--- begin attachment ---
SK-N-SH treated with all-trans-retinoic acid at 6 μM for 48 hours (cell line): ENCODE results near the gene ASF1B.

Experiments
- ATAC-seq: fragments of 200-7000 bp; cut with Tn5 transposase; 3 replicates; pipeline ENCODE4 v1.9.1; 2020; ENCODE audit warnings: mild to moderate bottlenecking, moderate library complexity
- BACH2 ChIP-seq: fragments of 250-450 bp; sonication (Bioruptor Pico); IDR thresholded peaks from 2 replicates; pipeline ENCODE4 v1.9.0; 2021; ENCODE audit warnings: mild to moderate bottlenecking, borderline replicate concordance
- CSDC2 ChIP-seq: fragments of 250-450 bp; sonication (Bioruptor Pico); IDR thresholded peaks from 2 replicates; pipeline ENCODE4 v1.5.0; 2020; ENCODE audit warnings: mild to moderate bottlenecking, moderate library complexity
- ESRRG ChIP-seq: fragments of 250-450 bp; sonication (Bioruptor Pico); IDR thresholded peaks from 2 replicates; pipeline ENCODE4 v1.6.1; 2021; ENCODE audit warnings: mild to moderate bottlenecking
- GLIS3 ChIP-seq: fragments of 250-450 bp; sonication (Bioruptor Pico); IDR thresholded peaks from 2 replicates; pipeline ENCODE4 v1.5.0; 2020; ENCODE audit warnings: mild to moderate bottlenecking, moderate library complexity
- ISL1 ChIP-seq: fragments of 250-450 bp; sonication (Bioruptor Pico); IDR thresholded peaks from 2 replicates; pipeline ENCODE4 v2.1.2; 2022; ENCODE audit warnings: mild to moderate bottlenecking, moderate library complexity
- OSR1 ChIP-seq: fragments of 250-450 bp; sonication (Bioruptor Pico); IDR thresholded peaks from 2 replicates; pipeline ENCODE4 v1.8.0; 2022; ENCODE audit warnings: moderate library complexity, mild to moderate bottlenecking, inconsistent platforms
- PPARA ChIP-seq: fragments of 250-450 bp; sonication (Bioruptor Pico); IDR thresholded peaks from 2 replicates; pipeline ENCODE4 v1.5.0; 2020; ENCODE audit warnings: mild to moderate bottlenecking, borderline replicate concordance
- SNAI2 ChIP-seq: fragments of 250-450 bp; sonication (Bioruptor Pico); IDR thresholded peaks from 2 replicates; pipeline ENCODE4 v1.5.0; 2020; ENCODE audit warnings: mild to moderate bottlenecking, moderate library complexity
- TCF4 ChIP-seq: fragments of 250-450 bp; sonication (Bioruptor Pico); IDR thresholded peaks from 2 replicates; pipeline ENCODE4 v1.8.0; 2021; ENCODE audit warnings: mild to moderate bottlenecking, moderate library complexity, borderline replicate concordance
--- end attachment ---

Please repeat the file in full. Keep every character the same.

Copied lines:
SK-N-SH treated with all-trans-retinoic acid at 6 μM for 48 hours (cell line): ENCODE results near the gene ASF1B.

Experiments
- ATAC-seq: fragments of 200-7000 bp; cut with Tn5 transposase; 3 replicates; pipeline ENCODE4 v1.9.1; 2020; ENCODE audit warnings: mild to moderate bottlenecking, moderate library complexity
- BACH2 ChIP-seq: fragments of 250-450 bp; sonication (Bioruptor Pico); IDR thresholded peaks from 2 replicates; pipeline ENCODE4 v1.9.0; 2021; ENCODE audit warnings: mild to moderate bottlenecking, borderline replicate concordance
- CSDC2 ChIP-seq: fragments of 250-450 bp; sonication (Bioruptor Pico); IDR thresholded peaks from 2 replicates; pipeline ENCODE4 v1.5.0; 2020; ENCODE audit warnings: mild to moderate bottlenecking, moderate library complexity
- ESRRG ChIP-seq: fragments of 250-450 bp; sonication (Bioruptor Pico); IDR thresholded peaks from 2 replicates; pipeline ENCODE4 v1.6.1; 2021; ENCODE audit warnings: mild to moderate bottlenecking
- GLIS3 ChIP-seq: fragments of 250-450 bp; sonication (Bioruptor Pico); IDR thresholded peaks from 2 replicates; pipeline ENCODE4 v1.5.0; 2020; ENCODE audit warnings: mild to moderate bottlenecking, moderate library complexity
- ISL1 ChIP-seq: fragments of 250-450 bp; sonication (Bioruptor Pico); IDR thresholded peaks from 2 replicates; pipeline ENCODE4 v2.1.2; 2022; ENCODE audit warnings: mild to moderate bottlenecking, moderate library complexity
- OSR1 ChIP-seq: fragments of 250-450 bp; sonication (Bioruptor Pico); IDR thresholded peaks from 2 replicates; pipeline ENCODE4 v1.8.0; 2022; ENCODE audit warnings: moderate library complexity, mild to moderate bottlenecking, inconsistent platforms
- PPARA ChIP-seq: fragments of 250-450 bp; sonication (Bioruptor Pico); IDR thresholded peaks from 2 replicates; pipeline ENCODE4 v1.5.0; 2020; ENCODE audit warnings: mild to moderate bottlenecking, borderline replicate concordance
- SNAI2 ChIP-seq: fragments of 250-450 bp; sonication (Bioruptor Pico); IDR thresholded peaks from 2 replicates; pipeline ENCODE4 v1.5.0; 2020; ENCODE audit warnings: mild to moderate bottlenecking, moderate library complexity
- TCF4 ChIP-seq: fragments of 250-450 bp; sonication (Bioruptor Pico); IDR thresholded peaks from 2 replicates; pipeline ENCODE4 v1.8.0; 2021; ENCODE audit warnings: mild to moderate bottlenecking, moderate library complexity, borderline replicate concordance